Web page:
Vertigo Review – A Unique Mix of Half-Life and Portal

The VR gaming industry is perfect for indie developers looking to make a lasting impact over the next few years. The developers of Vertigo have certainly shown the world the indie game industry is in a good place right now. It is evident this game is a bit rough around the edges, but other than that, it makes for a rather memorable experience overall. The game is available for the HTC Vive for the price of $14.99.

Vertigo is a Solid Indie VR Game

We have to commend the developers of Vertigo for taking a rather bold approach to this game. More specifically, it also looks and feels as if you are playing a Half-Life-esque game in virtual reality. Valve may still one day create such a game exactly, but for now, it seems highly unlikely.  Until that day comes around, owners of the HTC Vive should check out Vertigo, as it is a very good game with some similar functionality. Despite these obvious correlations, Vertigo is a very original game as well. An interesting and potent combination.

To put this into perspective, the main objective of Vertigo is to investigate some strange alien activity. Not too long after, you are in an underground facility where you need to escape from. To do so, you need to clear different floors of the building through puzzles, defeating enemies, and learning the layout of the structure. Your weapons include a stun baton and a laser pistol. A dual-weapon approach is one of the things we hope to see more of in the VR gaming department over the next few years.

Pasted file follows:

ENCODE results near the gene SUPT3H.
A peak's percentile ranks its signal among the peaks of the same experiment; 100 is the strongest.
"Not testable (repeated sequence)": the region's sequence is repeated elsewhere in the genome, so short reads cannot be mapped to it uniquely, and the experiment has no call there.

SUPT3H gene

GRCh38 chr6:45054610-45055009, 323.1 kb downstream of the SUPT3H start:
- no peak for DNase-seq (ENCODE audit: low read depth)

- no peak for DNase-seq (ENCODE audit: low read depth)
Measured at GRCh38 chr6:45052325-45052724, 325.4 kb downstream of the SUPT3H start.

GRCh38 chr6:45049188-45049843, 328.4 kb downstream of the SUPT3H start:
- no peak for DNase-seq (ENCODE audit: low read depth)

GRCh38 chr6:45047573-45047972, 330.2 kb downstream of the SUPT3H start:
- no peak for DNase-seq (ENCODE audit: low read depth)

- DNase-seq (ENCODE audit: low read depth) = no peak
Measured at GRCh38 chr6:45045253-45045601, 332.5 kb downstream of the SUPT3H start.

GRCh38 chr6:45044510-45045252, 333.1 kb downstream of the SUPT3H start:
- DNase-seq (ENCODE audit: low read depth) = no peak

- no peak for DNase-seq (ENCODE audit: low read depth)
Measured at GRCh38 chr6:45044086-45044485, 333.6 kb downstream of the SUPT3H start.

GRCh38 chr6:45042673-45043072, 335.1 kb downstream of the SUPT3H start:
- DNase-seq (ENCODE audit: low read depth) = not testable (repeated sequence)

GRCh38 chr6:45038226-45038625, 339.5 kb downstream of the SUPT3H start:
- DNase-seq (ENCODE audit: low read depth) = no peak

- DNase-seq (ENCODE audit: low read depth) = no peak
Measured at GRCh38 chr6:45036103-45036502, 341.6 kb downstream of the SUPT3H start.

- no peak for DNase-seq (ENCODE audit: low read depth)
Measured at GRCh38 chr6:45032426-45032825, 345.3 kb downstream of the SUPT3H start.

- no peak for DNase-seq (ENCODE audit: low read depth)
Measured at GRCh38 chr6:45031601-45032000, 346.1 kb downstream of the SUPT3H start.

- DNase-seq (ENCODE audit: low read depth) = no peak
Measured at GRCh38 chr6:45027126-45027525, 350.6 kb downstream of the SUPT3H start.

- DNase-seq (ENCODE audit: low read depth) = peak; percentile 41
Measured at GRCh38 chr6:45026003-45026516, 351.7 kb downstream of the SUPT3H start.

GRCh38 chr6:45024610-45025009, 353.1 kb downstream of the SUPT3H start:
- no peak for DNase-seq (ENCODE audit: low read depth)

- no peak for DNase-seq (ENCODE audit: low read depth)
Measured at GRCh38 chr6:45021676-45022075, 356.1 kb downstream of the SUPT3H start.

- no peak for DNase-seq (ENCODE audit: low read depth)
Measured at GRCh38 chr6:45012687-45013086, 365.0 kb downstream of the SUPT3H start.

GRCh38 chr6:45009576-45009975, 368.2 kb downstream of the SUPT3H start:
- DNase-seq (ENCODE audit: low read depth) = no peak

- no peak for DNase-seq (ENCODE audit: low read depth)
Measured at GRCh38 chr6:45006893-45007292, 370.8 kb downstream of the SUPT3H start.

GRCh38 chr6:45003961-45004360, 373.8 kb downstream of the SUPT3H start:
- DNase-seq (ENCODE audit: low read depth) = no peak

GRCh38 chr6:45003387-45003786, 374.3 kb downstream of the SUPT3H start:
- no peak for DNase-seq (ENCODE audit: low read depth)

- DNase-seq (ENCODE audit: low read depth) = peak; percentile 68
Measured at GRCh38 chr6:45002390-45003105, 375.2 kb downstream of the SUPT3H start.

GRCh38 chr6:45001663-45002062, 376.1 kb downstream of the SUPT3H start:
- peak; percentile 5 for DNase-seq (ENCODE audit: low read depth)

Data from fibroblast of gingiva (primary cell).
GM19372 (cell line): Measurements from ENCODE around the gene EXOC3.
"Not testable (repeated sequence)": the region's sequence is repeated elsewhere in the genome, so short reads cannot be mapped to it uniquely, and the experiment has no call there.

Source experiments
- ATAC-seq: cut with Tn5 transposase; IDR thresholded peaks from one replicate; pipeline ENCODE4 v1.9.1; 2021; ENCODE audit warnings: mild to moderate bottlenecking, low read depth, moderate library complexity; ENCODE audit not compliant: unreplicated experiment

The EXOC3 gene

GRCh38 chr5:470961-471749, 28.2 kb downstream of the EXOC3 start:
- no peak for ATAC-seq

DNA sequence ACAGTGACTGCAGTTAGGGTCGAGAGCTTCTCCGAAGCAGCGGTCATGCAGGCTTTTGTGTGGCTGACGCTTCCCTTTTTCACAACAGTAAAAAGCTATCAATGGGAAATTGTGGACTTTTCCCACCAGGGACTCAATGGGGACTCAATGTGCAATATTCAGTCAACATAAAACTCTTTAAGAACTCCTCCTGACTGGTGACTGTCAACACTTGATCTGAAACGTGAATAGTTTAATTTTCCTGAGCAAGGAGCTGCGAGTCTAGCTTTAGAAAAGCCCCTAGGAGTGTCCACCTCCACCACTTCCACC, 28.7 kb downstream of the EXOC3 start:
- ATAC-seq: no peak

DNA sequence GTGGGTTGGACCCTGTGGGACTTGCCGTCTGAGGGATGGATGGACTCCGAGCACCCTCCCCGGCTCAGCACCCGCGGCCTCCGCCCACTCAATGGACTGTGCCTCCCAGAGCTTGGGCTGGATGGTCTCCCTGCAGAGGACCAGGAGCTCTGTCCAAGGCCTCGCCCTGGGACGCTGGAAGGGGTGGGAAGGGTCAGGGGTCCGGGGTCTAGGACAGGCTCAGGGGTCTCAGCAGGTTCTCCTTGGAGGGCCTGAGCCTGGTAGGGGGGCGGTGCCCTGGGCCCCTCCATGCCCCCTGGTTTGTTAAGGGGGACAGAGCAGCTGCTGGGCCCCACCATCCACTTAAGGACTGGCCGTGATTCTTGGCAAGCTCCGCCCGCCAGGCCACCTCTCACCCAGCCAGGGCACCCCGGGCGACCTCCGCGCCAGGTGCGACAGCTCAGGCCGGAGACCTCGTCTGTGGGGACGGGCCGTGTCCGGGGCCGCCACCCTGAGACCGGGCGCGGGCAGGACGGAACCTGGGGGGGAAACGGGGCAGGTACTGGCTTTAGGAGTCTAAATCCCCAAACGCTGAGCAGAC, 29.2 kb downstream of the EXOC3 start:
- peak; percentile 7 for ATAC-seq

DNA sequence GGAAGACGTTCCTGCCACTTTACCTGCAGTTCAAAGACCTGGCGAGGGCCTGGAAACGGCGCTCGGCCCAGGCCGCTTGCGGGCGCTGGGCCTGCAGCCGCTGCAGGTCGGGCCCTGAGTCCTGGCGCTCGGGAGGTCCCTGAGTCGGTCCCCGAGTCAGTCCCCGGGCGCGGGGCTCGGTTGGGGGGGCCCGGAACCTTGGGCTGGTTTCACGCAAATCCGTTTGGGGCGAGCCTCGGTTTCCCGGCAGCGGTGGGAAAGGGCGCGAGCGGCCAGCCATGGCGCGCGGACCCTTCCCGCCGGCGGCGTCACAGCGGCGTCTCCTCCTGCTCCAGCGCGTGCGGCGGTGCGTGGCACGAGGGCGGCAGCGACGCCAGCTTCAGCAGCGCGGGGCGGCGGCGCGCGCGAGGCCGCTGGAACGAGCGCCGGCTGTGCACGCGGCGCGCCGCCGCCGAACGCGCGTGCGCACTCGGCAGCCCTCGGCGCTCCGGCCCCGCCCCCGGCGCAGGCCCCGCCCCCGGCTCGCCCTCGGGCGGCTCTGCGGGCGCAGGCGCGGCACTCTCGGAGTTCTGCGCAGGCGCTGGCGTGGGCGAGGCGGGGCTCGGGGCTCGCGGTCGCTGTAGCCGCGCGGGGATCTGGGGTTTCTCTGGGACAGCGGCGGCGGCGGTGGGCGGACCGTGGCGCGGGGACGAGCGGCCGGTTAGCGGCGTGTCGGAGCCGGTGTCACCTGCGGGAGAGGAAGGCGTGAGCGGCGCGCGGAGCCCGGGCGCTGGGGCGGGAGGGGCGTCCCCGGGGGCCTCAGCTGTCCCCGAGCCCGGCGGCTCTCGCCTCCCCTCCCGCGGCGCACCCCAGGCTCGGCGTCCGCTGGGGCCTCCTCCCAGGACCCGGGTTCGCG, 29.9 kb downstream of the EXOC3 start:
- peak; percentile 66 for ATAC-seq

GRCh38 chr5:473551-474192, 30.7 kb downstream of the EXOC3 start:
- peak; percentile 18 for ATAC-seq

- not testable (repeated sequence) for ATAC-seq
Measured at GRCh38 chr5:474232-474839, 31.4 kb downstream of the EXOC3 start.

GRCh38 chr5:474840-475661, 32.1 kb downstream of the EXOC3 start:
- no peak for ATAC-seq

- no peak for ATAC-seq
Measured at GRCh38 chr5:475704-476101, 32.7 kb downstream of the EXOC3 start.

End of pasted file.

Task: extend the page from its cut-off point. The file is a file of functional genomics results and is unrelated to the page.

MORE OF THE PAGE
There’s another object that piques our interest. Players receive a teleportation device to create portals between locations. It can also slow down time, which is pretty amazing. Vertigo has taken some inspiration from Half-Life and Portal in this regard, yet it feels like a brand new experience at the same time. There are quite large environments which are easy to navigate, In fact, they almost seem out of place in a VR game, given the fact so many projects struggle with proper locomotion around vast maps. Vertigo, on the other hand, does the job quite well, although it still feels slow at times.

While there is a lot to like about Vertigo, it is also clearly an indie game. Checkpoints to auto-save are far between, which results in replaying a lot of content. Additionally, some of the sections are a bit confusing, but not overly frustrating. Everything else in the game is done quite well and more than warrants the price tag. It is good to see games of this magnitude come to VR, even if they still need a fair amount of work to be considered “must-have” games.

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